The Watsonville Film Festival was crafted to unite the community while spotlighting cultures, creativity and resilience. In its 11th year, the inspiring lineup of films—25 also available at watsonvillefilmfest.org—showcase “ordinary people overcoming significant obstacles to do the extraordinary.”
Los Tigres del Norte: Historias Que Contar is the story of the Norteño band who came to San Jose in the 1960s with not much more than the clothes on their backs and ballads about farmworkers, immigration and narco-violence. Since their arrival, the group has sold over 60 million records and won six Grammys and 12 Latin Grammys.
The Los Tigres screening is co-presented by the Mexican Consulate of San José and UCSC Chancellor Cynthia Larive. There will be a Q&A with director Carlos Perez Osorio, whose Netflix series “The Taco Chronicles” continues to grow in popularity worldwide.
Saturday, March 11, at 7pm at the Mello Center.
Frontera Collection Curator and DJ Juan Antonio Cuellar will host an after-party with selections from the 32,000 Spanish-language songs digitized and preserved by UCLA’s Chicano Studies Research Center—funded by a $500,000 grant from the Los Tigres del Norte Foundation with support from the Bay Area’s Arhoolie Records.
Saturday, March 11, 9pm at El Alteño Restaurant
Sansón & Me is an internationally-acclaimed, award-winning documentary about an unusual friendship between a young immigrant caught up in California’s criminal justice system and his court interpreter. Director Rodrigo Reyes will present the film, followed by a Q&A.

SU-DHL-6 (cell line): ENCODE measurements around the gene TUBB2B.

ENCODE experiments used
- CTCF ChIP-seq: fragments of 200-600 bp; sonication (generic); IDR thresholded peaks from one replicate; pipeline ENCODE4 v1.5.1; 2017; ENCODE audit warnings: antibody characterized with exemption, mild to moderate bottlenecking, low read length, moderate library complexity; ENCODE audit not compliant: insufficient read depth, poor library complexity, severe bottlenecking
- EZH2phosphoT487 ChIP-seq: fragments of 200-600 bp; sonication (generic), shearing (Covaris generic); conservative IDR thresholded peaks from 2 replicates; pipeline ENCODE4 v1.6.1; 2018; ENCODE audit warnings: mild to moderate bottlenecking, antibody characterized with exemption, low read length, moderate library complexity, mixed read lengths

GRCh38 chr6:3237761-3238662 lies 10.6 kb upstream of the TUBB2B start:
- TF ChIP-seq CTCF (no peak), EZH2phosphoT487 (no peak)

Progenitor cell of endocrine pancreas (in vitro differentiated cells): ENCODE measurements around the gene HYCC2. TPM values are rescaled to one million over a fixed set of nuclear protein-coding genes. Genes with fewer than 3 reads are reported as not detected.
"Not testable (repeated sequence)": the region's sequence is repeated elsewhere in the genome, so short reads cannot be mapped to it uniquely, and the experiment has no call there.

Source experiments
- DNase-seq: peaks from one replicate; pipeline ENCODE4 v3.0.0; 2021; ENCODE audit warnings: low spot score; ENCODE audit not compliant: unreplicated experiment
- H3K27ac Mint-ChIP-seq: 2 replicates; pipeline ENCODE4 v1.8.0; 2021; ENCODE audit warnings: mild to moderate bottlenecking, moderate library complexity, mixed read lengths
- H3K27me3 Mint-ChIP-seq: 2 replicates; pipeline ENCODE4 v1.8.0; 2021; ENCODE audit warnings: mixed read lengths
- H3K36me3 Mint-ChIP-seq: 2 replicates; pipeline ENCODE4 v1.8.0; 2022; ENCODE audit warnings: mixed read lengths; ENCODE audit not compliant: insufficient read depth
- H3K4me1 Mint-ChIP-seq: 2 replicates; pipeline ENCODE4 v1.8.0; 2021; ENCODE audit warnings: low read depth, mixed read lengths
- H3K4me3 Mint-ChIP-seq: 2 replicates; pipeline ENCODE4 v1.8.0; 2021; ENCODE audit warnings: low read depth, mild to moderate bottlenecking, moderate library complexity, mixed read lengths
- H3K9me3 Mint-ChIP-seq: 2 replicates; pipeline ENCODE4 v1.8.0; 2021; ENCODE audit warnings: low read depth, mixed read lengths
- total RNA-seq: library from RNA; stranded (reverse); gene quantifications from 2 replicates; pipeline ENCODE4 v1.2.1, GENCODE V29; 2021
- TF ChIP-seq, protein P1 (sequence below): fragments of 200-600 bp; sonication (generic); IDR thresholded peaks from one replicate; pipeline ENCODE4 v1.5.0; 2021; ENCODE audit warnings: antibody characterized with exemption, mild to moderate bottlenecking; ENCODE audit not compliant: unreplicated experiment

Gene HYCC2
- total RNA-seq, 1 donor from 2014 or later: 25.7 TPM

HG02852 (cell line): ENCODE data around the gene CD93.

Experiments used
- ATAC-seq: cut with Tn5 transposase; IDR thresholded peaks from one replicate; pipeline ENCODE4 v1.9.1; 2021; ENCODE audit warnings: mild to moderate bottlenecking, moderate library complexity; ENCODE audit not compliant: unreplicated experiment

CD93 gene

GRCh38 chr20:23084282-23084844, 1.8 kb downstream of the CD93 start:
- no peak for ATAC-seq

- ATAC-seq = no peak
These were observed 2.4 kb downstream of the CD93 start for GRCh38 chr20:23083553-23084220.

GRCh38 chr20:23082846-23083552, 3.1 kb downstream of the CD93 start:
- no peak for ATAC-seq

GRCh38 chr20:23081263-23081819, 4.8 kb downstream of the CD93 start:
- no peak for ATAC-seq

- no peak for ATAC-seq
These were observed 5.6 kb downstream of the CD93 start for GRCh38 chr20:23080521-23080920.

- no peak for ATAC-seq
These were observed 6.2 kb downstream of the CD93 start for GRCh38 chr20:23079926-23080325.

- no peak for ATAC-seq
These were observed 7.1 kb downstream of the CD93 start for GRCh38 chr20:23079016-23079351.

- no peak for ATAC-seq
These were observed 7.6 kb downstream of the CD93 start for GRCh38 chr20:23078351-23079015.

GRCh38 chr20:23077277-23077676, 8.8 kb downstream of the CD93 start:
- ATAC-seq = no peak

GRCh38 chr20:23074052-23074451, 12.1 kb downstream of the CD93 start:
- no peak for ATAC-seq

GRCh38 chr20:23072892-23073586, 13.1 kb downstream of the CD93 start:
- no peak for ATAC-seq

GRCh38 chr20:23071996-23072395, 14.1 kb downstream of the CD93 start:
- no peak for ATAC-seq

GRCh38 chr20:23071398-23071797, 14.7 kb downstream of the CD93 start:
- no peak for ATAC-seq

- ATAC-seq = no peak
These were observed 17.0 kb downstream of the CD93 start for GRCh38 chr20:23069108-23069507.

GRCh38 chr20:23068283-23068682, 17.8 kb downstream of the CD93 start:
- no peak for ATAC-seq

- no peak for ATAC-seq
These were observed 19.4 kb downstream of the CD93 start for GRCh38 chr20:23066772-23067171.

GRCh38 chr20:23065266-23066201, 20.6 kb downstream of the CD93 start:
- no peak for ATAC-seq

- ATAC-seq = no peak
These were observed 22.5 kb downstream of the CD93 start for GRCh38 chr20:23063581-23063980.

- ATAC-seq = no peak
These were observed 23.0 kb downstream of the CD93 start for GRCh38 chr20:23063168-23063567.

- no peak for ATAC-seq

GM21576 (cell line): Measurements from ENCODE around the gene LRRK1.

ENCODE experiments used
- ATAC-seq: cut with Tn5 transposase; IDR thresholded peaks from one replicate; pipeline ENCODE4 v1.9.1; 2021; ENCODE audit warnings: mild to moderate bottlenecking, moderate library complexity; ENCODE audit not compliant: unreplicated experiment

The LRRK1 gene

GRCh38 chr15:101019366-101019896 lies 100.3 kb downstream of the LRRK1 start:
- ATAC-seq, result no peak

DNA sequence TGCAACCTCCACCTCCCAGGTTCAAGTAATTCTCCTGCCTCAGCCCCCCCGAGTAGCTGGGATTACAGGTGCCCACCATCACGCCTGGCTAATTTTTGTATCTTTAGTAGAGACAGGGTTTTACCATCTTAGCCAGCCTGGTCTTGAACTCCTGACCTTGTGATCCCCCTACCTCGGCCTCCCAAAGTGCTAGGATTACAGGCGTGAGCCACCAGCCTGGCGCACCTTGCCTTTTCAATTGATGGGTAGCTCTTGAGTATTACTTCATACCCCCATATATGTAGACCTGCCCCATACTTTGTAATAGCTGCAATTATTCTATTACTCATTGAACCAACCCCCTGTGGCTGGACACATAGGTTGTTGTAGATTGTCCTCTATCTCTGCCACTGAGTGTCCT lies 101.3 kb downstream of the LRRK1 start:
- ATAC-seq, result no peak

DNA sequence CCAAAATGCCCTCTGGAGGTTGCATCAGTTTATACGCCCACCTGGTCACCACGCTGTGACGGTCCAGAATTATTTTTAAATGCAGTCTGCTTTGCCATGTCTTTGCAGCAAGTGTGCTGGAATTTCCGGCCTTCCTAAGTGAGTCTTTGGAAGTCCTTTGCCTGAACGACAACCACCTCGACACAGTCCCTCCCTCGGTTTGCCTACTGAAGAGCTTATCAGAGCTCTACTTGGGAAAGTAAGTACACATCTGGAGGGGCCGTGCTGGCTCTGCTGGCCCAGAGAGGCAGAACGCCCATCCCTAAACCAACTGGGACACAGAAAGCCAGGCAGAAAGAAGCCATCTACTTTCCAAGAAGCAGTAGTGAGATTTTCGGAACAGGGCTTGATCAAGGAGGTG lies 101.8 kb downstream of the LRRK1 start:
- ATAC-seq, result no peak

Saturday, March 11, 1pm at the Mello Center
Santos: Skin to Skin is a portrait of seven-time Grammy nominee John Santos, a “keeper of the Afro-Caribbean flame,” who connects the drum rhythms to past and present struggles for social justice and cultural identity. Filmmakers Katryn Golden and Ashley James will be on hand to discuss their award-winning film.
Saturday, March 11, 4pm at the Mello Center (co-presented by Kuumbwa Jazz of Santa Cruz)
“After all we’ve been through over the past three years, we wanted to make this year’s festival free and accessible to everyone on a donation basis,” WFF co-founder and executive director Consuelo Alba says. “This is possible thanks to our generous sponsors and supporters who truly understand our vision.”
For all things Watsonville Film Festival, visit watsonvillefilmfest.org